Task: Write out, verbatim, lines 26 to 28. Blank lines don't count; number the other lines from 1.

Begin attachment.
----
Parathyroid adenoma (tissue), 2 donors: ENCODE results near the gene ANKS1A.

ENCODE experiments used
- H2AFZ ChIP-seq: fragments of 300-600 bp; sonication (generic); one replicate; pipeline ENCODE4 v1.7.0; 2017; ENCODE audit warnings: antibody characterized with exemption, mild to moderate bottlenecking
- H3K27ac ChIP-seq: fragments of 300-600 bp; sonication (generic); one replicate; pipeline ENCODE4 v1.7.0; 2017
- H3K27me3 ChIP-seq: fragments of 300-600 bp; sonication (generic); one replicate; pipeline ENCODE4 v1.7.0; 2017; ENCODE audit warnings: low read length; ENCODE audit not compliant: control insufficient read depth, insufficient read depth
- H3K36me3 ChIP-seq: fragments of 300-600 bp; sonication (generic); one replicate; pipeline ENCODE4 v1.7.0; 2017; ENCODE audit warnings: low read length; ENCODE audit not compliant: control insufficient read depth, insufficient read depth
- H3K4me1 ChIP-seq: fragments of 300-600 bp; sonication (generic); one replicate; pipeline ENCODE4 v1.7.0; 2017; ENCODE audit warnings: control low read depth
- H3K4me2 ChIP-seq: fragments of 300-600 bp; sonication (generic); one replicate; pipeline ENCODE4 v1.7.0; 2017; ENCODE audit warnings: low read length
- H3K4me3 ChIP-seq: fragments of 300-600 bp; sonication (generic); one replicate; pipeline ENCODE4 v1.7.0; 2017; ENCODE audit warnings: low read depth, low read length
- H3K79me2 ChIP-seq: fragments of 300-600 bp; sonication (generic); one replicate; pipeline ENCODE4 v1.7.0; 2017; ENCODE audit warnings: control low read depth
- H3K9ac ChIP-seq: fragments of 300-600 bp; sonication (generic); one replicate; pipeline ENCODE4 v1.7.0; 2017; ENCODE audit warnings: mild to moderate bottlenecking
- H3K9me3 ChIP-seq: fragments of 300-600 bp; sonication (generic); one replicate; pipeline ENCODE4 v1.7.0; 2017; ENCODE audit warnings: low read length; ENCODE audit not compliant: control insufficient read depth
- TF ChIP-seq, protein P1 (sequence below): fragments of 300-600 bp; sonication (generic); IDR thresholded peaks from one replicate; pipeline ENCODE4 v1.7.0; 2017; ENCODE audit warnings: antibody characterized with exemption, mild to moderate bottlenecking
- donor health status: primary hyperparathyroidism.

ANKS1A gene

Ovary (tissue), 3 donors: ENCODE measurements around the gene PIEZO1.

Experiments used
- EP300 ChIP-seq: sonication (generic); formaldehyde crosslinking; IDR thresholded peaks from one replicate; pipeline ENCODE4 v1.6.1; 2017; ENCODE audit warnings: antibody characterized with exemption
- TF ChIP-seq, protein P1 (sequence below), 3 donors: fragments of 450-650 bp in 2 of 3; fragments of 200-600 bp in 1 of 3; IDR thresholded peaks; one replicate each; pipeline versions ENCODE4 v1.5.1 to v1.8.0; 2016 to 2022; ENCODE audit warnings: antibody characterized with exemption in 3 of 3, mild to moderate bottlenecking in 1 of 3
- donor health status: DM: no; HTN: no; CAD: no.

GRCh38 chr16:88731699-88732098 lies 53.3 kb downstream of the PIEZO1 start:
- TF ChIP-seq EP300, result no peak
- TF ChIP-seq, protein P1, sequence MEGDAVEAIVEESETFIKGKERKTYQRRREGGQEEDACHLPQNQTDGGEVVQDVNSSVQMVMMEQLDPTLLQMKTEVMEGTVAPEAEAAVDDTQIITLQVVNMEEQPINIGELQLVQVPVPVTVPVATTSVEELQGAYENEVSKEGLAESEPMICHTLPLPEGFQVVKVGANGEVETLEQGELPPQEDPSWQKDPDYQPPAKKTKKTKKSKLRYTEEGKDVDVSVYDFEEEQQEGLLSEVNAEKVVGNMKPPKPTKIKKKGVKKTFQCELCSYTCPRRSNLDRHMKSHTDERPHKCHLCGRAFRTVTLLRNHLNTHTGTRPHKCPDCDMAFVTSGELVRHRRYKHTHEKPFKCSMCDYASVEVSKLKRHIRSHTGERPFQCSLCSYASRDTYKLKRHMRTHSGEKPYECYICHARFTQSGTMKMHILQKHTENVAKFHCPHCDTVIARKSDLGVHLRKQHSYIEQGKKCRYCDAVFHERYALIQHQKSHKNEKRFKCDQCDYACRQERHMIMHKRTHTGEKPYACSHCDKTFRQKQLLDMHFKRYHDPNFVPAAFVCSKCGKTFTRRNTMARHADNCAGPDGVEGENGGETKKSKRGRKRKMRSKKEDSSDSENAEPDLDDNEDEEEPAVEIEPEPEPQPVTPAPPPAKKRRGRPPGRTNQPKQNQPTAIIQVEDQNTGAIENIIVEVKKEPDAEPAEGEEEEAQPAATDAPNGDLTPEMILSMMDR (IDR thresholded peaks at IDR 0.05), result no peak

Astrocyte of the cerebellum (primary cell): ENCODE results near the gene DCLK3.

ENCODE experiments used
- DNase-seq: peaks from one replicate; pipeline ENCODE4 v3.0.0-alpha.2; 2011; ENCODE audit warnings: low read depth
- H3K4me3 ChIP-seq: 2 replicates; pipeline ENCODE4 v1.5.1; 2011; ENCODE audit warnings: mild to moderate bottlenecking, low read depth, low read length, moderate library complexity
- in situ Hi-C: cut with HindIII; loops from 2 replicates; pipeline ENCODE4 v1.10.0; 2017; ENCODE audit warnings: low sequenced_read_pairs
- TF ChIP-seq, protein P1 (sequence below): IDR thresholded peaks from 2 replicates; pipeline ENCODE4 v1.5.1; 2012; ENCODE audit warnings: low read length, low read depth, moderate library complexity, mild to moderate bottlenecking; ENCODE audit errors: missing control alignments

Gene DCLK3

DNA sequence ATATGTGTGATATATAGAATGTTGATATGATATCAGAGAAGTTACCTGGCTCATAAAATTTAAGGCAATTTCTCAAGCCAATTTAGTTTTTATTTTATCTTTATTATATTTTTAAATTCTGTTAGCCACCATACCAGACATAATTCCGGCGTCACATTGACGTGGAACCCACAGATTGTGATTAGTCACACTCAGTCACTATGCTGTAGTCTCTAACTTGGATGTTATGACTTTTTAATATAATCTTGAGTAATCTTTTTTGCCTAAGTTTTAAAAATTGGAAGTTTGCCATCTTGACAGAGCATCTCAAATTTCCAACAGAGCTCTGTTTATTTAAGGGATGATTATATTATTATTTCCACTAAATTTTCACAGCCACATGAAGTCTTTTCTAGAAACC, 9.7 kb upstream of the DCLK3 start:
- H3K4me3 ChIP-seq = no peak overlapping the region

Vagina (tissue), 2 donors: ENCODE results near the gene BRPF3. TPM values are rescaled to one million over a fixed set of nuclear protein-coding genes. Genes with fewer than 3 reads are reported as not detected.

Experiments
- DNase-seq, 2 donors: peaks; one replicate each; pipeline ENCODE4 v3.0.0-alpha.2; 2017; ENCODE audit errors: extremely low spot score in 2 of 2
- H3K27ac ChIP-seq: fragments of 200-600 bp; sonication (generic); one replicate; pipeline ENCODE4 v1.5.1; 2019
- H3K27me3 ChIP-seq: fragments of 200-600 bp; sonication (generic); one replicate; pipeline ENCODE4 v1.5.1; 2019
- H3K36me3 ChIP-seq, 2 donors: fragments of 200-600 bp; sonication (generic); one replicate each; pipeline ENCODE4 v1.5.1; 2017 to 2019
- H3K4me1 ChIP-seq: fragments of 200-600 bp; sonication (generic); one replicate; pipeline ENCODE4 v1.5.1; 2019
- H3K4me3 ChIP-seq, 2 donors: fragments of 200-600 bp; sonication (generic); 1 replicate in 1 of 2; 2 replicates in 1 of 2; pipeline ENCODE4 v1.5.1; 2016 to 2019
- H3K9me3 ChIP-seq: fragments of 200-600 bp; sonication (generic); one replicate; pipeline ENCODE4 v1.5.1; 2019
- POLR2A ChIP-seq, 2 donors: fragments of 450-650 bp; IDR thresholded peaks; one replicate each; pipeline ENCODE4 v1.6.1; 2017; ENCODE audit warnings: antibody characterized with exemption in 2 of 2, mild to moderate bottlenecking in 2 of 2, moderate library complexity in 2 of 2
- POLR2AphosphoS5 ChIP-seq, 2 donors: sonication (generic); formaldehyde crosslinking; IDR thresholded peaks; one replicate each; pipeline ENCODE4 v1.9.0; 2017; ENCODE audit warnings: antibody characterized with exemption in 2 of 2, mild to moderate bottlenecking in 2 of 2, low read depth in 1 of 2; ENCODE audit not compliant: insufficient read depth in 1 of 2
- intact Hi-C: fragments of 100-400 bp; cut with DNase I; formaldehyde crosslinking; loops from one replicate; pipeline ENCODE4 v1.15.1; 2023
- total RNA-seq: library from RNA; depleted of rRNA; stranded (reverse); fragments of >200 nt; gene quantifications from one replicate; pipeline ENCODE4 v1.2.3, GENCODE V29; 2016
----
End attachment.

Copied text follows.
- DNase-seq: peaks from one replicate; pipeline ENCODE4 v3.0.0-alpha.2; 2011; ENCODE audit warnings: low read depth
- H3K4me3 ChIP-seq: 2 replicates; pipeline ENCODE4 v1.5.1; 2011; ENCODE audit warnings: mild to moderate bottlenecking, low read depth, low read length, moderate library complexity
- in situ Hi-C: cut with HindIII; loops from 2 replicates; pipeline ENCODE4 v1.10.0; 2017; ENCODE audit warnings: low sequenced_read_pairs